There are few formal requirements for participation in the Mentorship Program. Outside of the below requirements, the mentorship relationship should develop as Mentor and Mentee see fit.

  1. Mentors must make at least a six-month commitment to participate in the program. They may, however, continue as a Mentor beyond those six months, upon mutual agreement of both parties.
  2. Mentors must meet with their Mentees at least once, within the first month after they are matched. The Mentor must initiate the first meeting; thereafter, either Mentor or Mentee can initiate meetings. Meetings may take place in person, telephonically or by video conference.
  3. Following the initial meeting, Mentors must meet with their Mentees, at least once a month during the six-month period. Of course, they are free to meet more frequently if they choose.
  4. The mentorship relationship can be terminated by either party at any time by informing the Mentorship Program Committee. There is no requirement that any reasons be given to support the termination.
  5. Should a mentorship relationship be terminated within the six-month period, the Mentor and Mentee can ask to be reassigned.
  6. Once a Mentee has participated in the Mentorship Program for the full six-month period, the Mentee becomes ineligible to be matched again with the same Mentor unless special approval is received from the Tax Mentorship Program Committee.


What Might You Do as a Mentor to a New Tax Practitioner


  • Contact them to introduce yourself and if possible, arrange to meet for coffee or lunch, or at an upcoming bar meeting or conference. If unable to meet in person, arrange a video conference so you can see each other.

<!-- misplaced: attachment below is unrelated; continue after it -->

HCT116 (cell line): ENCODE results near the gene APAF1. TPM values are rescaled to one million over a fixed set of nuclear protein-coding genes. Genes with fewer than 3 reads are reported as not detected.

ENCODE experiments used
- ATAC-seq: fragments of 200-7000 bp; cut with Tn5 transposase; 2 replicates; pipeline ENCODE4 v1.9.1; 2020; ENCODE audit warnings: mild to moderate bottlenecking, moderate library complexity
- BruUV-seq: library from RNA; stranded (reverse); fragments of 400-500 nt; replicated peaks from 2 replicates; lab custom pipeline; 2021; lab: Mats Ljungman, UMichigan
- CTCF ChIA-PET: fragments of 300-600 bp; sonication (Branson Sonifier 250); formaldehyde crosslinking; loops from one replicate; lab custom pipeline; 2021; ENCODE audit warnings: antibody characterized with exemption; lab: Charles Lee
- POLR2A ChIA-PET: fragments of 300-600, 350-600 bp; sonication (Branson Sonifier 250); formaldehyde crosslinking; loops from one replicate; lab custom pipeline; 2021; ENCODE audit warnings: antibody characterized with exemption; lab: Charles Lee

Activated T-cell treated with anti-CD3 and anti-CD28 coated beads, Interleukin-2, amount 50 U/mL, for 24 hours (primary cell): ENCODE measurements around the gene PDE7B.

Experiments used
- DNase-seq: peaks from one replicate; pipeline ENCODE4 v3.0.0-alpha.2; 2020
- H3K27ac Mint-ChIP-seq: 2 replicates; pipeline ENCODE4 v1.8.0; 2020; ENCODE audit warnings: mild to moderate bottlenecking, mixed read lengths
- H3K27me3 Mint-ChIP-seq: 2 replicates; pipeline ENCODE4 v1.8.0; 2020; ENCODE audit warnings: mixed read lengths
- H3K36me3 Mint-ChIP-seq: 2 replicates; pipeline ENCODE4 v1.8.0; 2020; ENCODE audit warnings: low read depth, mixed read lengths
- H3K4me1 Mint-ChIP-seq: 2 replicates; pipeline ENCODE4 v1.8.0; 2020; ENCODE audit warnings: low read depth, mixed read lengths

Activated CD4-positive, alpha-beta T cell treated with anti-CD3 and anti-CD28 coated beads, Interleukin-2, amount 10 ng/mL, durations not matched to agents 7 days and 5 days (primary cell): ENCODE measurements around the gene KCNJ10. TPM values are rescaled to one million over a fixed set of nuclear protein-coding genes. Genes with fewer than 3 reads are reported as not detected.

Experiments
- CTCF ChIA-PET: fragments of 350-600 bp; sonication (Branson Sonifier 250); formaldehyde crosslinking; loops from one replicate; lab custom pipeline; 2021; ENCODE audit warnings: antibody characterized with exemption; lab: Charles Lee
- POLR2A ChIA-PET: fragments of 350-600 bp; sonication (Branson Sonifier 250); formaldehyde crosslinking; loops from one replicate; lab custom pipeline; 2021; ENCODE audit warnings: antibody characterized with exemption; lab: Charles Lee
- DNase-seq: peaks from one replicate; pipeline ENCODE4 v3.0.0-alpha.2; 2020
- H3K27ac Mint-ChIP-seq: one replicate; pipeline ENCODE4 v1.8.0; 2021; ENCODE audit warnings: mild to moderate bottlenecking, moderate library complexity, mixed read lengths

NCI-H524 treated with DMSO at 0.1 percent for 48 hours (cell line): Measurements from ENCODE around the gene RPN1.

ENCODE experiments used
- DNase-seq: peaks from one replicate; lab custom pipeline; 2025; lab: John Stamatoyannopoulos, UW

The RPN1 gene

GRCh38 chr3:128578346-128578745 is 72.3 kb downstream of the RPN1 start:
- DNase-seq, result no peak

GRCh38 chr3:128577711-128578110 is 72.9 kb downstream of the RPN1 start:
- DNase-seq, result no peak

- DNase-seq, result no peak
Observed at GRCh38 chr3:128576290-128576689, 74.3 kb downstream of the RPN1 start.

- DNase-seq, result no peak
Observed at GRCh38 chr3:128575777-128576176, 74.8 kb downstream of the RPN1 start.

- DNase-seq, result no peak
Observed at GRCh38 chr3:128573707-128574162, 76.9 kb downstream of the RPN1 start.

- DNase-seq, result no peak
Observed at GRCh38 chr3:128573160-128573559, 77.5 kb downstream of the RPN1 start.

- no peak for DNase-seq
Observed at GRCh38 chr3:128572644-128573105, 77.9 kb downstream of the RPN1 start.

• Get information about their background, interests, experiences so far, what they hope to gain from mentoring, career plans, etc.

Here are some mentoring ideas, listed in no particular order:

  • Get to know the person you will be mentoring – talk to them, look at their LinkedIn page and firm website. Ask questions.
  • Tell them about yourself and what you do and how you built your career. How do you continue to build your practice, career goals, etc.
  • Share your activities with them as appropriate. For example,
    • Can they visit your office and see how you are set up and how you organize your day?
    • Invite them to a professional conference, bar luncheon, etc.
  • Explain the practice of taxation to them as desired/needed by the mentee.
    • What are good sources of leads for a tax practitioner?
    • How to keep up to date.
  • Talk to them about their short-term and long-term goals for their careers. Help them to articulate and shape these better if needed. Ask them questions about how they expect to meet those goals. Ask them what their goals are for finding clients and building or expanding their areas of expertise. Assist them if they seem unsure in these areas or seem to need more work in developing realistic/actionable goals and timelines.
  • Help them to develop networks based on their interests and needs; offer them suggestions.
  • Listen to them!
What Might You Do as a Mentee to get the most out of the Mentoring Experience